For years now, the whole industrial world has been listening to the experts that want to help you reduce your electric bill by selling you a more energy lighting system, heating and air conditioning system, speed controlled pumps, and automatic “do-dads” that promise a lower power bill. The Air Compressor industry has been drawn into this energy-saving charge because in most facilities, the electric motor in the compressed air system can be the largest and most powerful electric device in the building. So the air compressor has become one of the favorite targets of the utilities wanting to reduce the peak load on a local power grid. You’ve heard all of the sales pitches now from both the compressor guys and the power companies. But there may be low-cost actions you can take to make your compressed air system more efficient and further reduce your monthly electric bill.
First, find ways to reduce your existing air systems’ operating costs. You may not need to pay for a compressed air system audit, unless you don’t have the time or experienced staff to conduct your own system assessment. Sometimes, just focusing your facilities manager on reducing the cost of the compressed air system can work. Sometimes having a trusted air compressor vendor works well. And sometimes you may need the help of a paid compressed air auditor if you’re budget allows. However, as a starting point there are some things you can do on your own first.
According to CAGI (Compressed Air and Gas Institute), the most expensive component in the total cost of compressed air is energy. In fact, over the lifespan of a typical compressor, energy typically costs several times more than the purchase price of the compressor. The bottom line, maximizing energy efficiency saves you money.
At the beginning, you must know what your compressed air system is doing and why.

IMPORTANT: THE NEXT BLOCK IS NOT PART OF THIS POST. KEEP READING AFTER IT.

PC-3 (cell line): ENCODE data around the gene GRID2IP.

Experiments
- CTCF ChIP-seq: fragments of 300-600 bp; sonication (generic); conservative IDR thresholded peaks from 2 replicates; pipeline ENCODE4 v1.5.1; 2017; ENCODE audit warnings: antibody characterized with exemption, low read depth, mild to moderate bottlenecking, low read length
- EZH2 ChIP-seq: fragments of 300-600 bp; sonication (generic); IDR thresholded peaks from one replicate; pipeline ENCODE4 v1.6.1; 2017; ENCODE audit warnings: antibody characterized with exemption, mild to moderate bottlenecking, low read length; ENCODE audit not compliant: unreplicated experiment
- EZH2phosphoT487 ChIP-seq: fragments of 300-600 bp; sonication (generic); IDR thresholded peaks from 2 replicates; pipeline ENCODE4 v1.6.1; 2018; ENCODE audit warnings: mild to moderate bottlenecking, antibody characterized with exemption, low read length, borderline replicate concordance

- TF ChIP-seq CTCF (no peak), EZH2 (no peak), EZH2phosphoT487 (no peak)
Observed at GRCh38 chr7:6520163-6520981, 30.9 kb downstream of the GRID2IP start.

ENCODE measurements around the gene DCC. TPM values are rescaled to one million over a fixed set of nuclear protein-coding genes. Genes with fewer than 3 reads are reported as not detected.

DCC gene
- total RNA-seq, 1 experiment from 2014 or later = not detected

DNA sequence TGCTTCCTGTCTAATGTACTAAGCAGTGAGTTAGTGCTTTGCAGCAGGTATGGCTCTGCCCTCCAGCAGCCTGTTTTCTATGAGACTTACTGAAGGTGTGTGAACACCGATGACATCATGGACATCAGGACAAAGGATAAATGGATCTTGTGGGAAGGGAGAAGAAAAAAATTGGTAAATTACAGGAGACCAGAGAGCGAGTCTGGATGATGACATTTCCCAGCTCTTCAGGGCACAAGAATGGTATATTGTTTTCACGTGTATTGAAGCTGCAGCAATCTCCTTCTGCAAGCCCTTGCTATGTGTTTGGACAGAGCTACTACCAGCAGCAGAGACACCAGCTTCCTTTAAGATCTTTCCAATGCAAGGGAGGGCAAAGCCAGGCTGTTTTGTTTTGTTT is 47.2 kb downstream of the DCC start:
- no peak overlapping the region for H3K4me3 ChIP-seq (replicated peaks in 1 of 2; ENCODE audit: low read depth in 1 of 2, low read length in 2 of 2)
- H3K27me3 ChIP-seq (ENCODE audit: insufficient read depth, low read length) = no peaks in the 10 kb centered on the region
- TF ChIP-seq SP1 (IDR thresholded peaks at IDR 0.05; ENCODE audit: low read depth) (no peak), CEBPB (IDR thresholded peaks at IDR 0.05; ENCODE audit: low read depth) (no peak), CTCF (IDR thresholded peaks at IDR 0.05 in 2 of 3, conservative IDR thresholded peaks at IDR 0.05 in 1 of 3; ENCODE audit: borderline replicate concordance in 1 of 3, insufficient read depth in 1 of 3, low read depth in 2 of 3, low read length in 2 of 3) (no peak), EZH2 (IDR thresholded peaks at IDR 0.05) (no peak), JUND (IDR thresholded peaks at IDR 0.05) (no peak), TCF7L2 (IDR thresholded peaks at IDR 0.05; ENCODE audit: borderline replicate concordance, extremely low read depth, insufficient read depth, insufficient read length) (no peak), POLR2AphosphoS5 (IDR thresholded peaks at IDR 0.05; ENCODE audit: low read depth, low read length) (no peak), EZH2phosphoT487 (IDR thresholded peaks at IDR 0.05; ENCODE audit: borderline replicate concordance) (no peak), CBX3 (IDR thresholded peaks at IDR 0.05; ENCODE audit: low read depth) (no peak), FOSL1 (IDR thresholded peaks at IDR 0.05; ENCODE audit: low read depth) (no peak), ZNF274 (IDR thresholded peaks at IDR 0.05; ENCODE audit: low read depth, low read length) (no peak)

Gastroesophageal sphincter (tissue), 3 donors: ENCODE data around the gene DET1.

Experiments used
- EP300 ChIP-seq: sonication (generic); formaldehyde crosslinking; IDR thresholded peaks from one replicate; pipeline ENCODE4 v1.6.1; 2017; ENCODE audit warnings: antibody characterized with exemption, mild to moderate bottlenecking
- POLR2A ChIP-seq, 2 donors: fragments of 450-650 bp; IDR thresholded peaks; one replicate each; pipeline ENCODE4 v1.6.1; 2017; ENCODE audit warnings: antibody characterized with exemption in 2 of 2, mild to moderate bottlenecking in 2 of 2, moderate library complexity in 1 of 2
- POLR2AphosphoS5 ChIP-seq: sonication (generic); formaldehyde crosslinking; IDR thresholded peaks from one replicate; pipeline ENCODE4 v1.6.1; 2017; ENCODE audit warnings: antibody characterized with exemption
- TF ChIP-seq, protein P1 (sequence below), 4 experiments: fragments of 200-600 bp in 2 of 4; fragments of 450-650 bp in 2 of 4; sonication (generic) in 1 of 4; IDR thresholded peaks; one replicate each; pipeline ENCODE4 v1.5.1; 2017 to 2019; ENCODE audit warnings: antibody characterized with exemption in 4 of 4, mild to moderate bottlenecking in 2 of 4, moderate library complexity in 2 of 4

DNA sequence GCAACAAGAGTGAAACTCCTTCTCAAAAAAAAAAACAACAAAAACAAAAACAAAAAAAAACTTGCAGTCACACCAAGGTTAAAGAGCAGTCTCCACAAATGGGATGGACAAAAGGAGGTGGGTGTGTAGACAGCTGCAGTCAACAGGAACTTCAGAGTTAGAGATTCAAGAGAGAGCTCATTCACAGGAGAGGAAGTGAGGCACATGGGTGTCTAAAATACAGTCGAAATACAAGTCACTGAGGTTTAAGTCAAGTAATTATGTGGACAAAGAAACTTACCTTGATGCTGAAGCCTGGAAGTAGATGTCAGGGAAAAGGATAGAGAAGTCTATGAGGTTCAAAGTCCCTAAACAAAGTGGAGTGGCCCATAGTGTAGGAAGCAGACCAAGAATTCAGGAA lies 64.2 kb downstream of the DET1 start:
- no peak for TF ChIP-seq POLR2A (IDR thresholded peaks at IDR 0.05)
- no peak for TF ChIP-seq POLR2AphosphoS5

- What is the highest pressure required by your equipment and processes?
- What equipment and processes require the highest pressure?
- What machine or process truly needs that much pressure and flow?
- How clean and pure must your compressed air supply be in order to not cause product “do-over’s” caused by water or oil in the air lines?
- What is the lowest and the highest rate of flow to the demand side of the piping system, and what causes the increased demand for flow?
If you can’t answer these basic questions for your compressed air system, then you really don’t understand or manage your compressed air system effectively. And you are probably wasting a lot of money that could easily be turned into profit dollars.
The first step to reduce compressed air energy costs is to measure and monitor your compressed air system's energy consumption, flow rates and operating air pressure. Your FS-Curtis Distributor can help you with your understanding of your compressed air system through an assessment or audit of your system. The FS-Curtis Distributor will provide you with a report which will help you see how your air compressor(s) are being controlled, how much energy they are using, and how much air flow and pressure you system is using. Recommendations can be made to help your reduce your operating costs and return those losses back into profit for your business. Small adjustments can reduce your operating pressure and energy costs while improving flow rates and output.